Snapshot: Texas’ First Female-Written Torah

Congregation Agudas Achim’s dedication ceremony

For most Jewish congregations, a Torah – Hebrew for "instruction," the scroll containing Judaism's central stories, laws, and poetry – is expected to last 200-300 years, so it's fairly uncommon to write another within a shorter span of 20 years as Northwest Austin's Congregation Agudas Achim elected to do. As only slightly more than a decade has passed since women were allowed to begin holding leadership positions at many synagogues, it was an even less ordinary choice to hire a soferet (female scribe) to tackle the task; British-bred, Montreal-based Jen Taylor Friedman's completion of CAA's new scroll marked the first female-written Torah in Texas.

"These days in Austin, the very first question you ask when you meet someone is 'Where are you from?,' and the answers show that [this city] is very different from 20 years ago, so the opportunity to [write a new Torah] in a regalvanized community is really important," reflects Senior Rabbi Neil Blumofe. "This magnifies the egalitarian values we currently practice and gives people a chance to re-engage with their sense of ownership as a member of the community."

Entirely handwritten with ink and quill pen on hand-stitched cow skin parchment, the scroll took about 18 months to finish with the help of more than 600 participants, some from other congregations and a few non-Jewish – hence the project's name: 10,000 Faces of Torah. Below: documentation by "Snapshot" of the new Torah's completion and Sunday's dedication ceremony.


Jen Taylor Friedman (middle left) shows her first-ever Texan student Katherine Bower (l) how to attach the scroll pages to the atzei chaim (a Hebrew term for Torah rollers meaning "trees of life") using cow tendon thread: "Writing scrolls is amazing but teaching other people is the thing I find super powerful," says Friedman. "A lot of it is mentorship and teaching self-confidence. It's not just about making things, it's about making people."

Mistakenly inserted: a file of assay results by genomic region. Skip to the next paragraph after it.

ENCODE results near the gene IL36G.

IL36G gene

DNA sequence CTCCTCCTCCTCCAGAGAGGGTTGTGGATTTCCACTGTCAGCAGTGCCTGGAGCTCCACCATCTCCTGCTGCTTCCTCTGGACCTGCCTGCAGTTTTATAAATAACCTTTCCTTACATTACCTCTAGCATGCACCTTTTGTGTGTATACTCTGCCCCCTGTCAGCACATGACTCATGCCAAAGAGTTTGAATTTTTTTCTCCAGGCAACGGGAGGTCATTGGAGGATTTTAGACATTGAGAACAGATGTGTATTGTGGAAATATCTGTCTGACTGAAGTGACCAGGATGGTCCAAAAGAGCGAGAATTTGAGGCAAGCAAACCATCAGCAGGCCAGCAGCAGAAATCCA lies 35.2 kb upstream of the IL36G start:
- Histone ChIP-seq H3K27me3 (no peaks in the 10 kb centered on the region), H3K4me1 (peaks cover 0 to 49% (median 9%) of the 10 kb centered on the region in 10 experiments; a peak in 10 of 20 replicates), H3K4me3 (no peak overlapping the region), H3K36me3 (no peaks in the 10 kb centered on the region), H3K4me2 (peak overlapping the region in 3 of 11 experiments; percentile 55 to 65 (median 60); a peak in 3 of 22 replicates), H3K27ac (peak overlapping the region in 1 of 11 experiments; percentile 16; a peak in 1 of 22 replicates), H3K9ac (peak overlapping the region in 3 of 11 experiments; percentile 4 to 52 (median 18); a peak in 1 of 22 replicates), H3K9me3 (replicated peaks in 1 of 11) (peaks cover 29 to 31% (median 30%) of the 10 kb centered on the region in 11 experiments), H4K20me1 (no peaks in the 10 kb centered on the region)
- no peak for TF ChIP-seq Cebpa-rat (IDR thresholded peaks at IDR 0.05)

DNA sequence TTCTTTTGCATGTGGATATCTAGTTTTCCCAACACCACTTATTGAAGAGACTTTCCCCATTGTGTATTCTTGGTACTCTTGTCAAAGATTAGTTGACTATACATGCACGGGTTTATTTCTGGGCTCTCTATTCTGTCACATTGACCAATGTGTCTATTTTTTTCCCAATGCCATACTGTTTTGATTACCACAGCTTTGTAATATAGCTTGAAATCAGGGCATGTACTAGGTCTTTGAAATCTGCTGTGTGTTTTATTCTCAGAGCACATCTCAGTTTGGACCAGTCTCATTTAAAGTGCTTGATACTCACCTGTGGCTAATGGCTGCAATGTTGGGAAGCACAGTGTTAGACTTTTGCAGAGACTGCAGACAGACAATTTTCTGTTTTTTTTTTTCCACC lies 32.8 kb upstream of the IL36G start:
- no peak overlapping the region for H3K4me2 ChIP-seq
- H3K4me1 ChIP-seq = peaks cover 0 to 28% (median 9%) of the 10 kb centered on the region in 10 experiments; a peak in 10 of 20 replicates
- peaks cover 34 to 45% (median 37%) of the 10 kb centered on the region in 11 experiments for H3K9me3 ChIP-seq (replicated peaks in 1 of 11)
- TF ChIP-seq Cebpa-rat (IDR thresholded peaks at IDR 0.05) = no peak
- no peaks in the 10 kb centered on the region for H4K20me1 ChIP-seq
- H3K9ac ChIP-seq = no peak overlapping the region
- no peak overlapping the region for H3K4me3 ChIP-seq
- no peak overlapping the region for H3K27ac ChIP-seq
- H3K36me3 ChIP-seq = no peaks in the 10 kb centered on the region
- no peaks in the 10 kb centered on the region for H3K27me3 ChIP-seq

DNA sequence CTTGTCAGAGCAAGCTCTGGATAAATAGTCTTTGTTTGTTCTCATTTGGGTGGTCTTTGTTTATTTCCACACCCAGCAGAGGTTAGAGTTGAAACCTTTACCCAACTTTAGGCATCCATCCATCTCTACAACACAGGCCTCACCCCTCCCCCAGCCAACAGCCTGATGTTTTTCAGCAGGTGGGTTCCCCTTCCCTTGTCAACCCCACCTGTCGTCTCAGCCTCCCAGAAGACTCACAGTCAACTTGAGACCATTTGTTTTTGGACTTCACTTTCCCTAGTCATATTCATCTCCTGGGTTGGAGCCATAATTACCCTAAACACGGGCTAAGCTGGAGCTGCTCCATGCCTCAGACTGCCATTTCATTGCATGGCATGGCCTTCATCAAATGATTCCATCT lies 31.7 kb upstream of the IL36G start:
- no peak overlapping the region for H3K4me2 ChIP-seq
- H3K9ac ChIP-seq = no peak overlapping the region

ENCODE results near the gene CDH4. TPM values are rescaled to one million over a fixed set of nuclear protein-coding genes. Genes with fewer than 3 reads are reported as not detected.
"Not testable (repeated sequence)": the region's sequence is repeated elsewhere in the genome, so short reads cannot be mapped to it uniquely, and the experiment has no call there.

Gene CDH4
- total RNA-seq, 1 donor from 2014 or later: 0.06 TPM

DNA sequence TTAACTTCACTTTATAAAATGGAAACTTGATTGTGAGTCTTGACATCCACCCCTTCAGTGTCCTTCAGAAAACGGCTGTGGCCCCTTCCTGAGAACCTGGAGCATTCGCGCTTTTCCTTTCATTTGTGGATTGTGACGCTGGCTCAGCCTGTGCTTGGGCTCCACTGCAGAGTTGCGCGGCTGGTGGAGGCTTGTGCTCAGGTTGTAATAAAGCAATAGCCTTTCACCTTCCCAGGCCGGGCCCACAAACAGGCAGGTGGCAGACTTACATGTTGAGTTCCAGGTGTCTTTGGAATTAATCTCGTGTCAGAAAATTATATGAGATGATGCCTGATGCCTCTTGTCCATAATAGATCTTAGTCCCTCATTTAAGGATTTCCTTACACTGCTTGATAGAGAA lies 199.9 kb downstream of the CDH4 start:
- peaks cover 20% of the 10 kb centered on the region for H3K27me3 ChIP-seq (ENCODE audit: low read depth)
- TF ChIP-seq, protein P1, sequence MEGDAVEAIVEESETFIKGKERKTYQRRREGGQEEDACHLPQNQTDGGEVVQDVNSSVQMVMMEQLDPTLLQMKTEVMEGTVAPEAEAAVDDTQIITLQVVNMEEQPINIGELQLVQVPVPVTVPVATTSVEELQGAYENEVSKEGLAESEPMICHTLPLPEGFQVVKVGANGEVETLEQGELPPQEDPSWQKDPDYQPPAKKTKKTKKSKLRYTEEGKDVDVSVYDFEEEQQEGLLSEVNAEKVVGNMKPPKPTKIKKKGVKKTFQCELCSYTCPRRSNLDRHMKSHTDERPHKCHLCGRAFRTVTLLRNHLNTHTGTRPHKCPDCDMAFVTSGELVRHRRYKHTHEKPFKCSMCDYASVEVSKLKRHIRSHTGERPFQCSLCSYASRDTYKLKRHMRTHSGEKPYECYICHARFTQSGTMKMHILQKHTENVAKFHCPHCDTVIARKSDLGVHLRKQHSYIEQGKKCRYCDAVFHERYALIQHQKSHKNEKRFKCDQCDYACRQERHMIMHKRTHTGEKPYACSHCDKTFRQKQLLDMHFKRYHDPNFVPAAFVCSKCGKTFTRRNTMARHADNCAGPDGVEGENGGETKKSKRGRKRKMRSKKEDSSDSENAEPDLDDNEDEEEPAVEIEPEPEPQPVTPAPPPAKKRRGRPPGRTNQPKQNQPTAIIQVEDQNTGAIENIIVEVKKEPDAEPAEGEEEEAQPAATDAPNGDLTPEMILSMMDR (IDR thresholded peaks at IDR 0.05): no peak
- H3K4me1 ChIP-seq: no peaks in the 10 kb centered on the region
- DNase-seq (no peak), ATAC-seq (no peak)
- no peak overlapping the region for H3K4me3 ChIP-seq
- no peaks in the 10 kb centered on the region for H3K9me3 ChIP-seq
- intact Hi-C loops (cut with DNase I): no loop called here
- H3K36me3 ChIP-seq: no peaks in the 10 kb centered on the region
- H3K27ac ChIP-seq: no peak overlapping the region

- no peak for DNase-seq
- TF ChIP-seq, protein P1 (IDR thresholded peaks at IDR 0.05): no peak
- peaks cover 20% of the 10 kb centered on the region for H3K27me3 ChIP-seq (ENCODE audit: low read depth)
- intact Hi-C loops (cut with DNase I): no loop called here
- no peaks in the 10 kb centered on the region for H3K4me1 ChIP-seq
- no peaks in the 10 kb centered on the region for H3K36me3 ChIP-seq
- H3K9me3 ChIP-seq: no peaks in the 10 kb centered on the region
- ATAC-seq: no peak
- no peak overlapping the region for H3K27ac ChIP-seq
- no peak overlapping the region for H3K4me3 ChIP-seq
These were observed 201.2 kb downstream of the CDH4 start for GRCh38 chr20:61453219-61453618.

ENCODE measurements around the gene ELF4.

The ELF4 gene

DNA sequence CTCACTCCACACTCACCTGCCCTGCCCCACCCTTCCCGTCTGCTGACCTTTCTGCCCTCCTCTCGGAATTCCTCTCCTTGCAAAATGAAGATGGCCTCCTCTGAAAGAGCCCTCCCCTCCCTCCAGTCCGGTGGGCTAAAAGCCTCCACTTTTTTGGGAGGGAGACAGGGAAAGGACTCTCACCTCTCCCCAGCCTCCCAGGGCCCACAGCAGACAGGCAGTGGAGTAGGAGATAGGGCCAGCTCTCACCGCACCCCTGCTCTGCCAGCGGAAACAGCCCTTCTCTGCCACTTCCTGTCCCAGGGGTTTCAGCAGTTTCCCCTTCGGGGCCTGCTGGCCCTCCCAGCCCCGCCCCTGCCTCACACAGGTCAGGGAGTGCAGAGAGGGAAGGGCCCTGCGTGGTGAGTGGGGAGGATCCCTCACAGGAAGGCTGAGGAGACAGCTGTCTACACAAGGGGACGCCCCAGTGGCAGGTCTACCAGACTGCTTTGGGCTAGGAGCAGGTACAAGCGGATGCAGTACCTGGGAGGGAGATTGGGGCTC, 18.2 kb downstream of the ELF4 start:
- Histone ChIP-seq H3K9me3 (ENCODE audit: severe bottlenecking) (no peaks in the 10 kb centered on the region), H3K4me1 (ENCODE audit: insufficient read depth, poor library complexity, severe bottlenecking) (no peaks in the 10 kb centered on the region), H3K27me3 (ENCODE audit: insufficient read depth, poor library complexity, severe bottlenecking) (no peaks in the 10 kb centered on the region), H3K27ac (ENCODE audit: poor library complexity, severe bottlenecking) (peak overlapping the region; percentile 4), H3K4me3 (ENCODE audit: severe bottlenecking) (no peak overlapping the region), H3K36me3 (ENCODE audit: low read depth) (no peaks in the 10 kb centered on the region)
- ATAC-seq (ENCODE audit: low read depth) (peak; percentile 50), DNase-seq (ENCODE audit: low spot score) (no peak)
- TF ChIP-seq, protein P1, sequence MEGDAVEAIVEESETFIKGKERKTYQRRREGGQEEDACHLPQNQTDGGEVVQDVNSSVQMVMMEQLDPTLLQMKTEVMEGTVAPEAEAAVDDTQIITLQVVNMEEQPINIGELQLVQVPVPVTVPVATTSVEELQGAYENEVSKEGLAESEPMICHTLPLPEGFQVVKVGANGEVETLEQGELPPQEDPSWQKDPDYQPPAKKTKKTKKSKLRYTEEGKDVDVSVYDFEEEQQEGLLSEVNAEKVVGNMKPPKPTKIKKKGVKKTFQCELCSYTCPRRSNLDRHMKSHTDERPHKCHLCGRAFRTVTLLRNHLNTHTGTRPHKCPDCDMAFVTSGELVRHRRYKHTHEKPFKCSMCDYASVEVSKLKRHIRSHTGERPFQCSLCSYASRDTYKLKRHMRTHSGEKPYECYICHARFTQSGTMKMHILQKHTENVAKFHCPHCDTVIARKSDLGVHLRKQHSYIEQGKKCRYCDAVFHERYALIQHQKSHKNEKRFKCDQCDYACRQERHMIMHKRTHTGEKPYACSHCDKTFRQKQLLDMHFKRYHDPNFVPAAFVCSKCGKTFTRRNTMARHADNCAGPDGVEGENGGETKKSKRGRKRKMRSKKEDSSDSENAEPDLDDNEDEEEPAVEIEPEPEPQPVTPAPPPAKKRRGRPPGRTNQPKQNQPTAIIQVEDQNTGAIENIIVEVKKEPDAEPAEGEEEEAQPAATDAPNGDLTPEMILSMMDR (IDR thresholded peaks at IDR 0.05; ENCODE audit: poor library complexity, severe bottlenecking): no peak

Friedman guides a participant in letter writing: "One passage is about a day's work ... about five hours, and there are 245 of these [across 62 pages]," she says. "If you took one end and gave it to the Statue of Liberty, the other end would be about down by her feet, so that's about a year's work."


Members of the Gremont family, who funded the new Torah, write the final letters alongside Friedman during Sunday's ceremony: "In order to remember something, you need to have an emotional connection and [writing a letter in the Torah] is a very emotional process," says Lindsey Gremont, wife to Evan and mother to Ella (pictured). "The whole role of women in Judaism is to impact generations to come, so we should [write a new Torah] every generation so that children can be involved and remember their roots. Even if you're not Jewish, I think many people still look to [ancient texts] for wisdom — for parenting, how to be happy ... it's all based on the same things."


Dallas-raised singer-songwriter Lisa Loeb performs for CAA's children before the dedication ceremony (she also sat on a panel of Jewish women later that evening): "She represents the egalitarian piece of this new Torah and our congregation," explains CAA publicist and member Karen Frost. "Austin is a music town, she's raising her children Jewish, and this occasion is all about community – it all fits in."


Rabbi Blumofe carries the new Torah forward for its first reading during the dedication ceremony: "The Torah's not just a showpiece, not like the Falcon Heavy, orbiting the sun with a Tesla for millions of years," he posits. "That's great, but that's not what a Torah's supposed to be – it's supposed to be engaged with, spilled upon, used, seen. It's part of the family."


CAA congregants participate in the raising of the new Torah at the end of Sunday's ceremony: "Over 600 people have come to write in the Torah, many of them from outside our own community, and to have seen their connection to Torah and recognize it as a timeless tradition. ... I think is a really beautiful thing for Jews and non-Jews," says Blumofe. "To demystify our worlds together, all of us, is a privilege we should take advantage of at every opportunity."

Want to pitch an event, happening, idea, or person for “Snapshot”? Email the author/photog: dhall@austinchronicle.com.

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KEYWORDS FOR THIS STORY

Torah, Congregation Agudas Achim, Neil Blumofe, Jen Taylor Friedman, Lisa Loeb, Katherine Bower, Karen Frost, Lindsey Gremont

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